“We called for contractors and the best was a consortium headed by China Communications,” Mr Kasuku told Reuters in Nairobi.
“We are doing the seed investment by constructing the first three berths just to break the ground and put government commitment and investment and provide incentives for private sector investors to come on board,” he said.
Mr Kasuku said the first three berths in the port of Lamu will be completed in three years during which the government will be preparing a business plan for how private investors can be involved, with private public partnerships (PPPs) and joint ventures seen as possible models.
Lapsset corridor project, a Sh2 trillion infrastructure development, aims to link South Sudan and Ethiopia to the Lamu port by building a superhighway, a railway and an oil pipeline. The project will be completed within 17 years.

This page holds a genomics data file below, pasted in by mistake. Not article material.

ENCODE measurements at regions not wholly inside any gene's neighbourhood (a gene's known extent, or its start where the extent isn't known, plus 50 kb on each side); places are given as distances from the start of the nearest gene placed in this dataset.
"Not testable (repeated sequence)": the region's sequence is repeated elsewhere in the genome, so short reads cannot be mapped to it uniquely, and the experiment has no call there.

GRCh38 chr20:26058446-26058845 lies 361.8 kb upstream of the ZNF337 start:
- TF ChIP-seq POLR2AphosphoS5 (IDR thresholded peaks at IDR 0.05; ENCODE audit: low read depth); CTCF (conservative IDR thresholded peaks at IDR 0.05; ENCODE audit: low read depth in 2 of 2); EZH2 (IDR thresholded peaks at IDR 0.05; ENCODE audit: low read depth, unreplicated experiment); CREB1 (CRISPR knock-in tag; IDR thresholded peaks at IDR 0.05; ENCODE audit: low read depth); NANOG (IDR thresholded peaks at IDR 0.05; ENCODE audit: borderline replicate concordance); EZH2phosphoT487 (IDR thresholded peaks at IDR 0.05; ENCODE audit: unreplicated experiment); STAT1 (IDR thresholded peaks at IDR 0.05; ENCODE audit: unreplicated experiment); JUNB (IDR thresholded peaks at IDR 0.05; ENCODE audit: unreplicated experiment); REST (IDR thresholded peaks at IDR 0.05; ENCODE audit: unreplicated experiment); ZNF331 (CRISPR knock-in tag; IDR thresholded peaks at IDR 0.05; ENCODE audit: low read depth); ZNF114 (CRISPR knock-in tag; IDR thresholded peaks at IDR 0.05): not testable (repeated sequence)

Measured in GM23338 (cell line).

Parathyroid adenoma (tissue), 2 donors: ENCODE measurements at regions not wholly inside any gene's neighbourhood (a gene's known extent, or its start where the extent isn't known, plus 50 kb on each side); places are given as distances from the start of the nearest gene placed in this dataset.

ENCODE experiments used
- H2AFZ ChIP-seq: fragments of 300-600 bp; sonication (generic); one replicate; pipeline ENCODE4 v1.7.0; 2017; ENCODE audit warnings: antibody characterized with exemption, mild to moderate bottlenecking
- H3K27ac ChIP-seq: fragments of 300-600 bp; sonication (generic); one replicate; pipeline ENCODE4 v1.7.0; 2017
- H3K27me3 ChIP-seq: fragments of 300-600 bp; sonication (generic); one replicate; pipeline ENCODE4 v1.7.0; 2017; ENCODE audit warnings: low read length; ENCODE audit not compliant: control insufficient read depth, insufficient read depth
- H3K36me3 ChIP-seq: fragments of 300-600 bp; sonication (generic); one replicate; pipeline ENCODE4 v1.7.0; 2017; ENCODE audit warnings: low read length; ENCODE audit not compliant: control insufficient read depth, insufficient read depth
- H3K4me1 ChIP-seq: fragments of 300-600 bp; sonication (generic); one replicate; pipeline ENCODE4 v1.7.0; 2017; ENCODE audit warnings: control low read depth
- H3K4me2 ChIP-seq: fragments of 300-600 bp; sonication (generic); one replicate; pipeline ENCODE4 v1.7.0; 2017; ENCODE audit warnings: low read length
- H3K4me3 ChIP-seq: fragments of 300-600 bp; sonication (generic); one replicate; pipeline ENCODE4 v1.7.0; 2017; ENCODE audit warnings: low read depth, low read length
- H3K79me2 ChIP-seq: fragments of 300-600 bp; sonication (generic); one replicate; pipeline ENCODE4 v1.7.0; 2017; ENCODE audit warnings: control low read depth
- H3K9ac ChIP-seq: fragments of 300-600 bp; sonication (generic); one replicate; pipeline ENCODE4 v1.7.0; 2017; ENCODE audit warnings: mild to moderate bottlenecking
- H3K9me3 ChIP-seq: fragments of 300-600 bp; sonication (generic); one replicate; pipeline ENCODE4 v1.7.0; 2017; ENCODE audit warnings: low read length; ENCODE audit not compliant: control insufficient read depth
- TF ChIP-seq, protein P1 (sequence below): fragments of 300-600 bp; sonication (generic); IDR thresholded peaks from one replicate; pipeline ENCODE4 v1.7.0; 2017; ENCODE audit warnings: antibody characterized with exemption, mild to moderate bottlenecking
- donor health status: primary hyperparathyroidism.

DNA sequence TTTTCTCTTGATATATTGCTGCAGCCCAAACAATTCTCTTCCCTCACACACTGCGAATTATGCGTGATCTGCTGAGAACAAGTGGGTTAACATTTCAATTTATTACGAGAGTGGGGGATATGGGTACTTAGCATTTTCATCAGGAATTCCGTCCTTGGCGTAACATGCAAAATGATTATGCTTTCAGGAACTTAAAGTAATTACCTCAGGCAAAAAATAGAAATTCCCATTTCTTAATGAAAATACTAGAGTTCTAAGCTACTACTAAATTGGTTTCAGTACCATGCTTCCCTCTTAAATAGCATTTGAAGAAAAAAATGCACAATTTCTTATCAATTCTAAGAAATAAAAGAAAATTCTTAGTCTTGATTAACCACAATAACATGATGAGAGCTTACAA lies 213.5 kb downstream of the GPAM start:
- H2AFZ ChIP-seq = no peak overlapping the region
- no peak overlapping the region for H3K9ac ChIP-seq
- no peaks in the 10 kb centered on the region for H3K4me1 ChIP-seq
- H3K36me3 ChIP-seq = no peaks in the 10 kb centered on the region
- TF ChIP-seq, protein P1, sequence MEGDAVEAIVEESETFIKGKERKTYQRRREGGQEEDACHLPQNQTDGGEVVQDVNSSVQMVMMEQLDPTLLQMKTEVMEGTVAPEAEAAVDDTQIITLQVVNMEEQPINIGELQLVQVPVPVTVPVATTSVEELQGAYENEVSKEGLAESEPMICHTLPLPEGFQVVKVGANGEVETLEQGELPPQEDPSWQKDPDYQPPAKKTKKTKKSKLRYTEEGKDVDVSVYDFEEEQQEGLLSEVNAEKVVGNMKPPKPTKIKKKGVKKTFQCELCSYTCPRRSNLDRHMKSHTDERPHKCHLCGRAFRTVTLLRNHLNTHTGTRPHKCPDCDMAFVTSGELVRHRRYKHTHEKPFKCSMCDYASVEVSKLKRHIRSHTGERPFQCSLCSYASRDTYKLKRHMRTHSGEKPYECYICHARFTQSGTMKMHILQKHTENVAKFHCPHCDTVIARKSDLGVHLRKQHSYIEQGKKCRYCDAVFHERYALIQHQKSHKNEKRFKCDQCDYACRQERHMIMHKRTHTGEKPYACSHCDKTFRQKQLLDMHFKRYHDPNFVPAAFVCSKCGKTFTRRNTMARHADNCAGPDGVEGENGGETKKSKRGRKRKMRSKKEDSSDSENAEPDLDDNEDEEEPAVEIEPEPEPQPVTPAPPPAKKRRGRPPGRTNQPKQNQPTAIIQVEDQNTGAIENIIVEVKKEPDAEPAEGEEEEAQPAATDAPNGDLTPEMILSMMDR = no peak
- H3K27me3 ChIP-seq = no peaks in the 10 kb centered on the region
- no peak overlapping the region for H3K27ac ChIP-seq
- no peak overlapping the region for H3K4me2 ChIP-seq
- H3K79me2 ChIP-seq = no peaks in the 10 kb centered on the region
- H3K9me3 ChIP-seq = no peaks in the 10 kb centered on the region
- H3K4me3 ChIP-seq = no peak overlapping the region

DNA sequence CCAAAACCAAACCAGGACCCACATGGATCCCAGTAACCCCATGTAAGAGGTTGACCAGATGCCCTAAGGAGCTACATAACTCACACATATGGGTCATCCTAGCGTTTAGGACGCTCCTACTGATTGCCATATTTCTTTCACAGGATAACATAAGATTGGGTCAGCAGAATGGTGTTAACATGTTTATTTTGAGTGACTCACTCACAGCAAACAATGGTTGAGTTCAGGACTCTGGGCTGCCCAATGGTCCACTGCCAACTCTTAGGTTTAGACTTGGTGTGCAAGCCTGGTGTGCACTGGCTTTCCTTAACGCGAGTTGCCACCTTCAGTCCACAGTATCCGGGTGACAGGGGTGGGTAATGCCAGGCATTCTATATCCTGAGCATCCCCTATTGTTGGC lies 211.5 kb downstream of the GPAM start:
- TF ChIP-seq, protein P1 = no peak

According to the project’s master-plan, Lamu port will comprise 32 berths upon completion of the Lapsset corridor project in 2030.
Kenya is seeking foreign investors and governments to help finance the project. The Development Bank of Southern Africa (DBSA) has already shown interest in financing the project to the tune of Sh127 billion.
“We are interested in the project (Lapsset) and are keen to be a lead arranger,” said DBSA spokesman Jacky Mashapu.
Lapsset corridor project is expected to add about 3 per cent to the Kenyan GDP and critics call it a ‘vanity project’ saying that the trillions of shillings would do a better job upgrading the country’s existing infrastructure.
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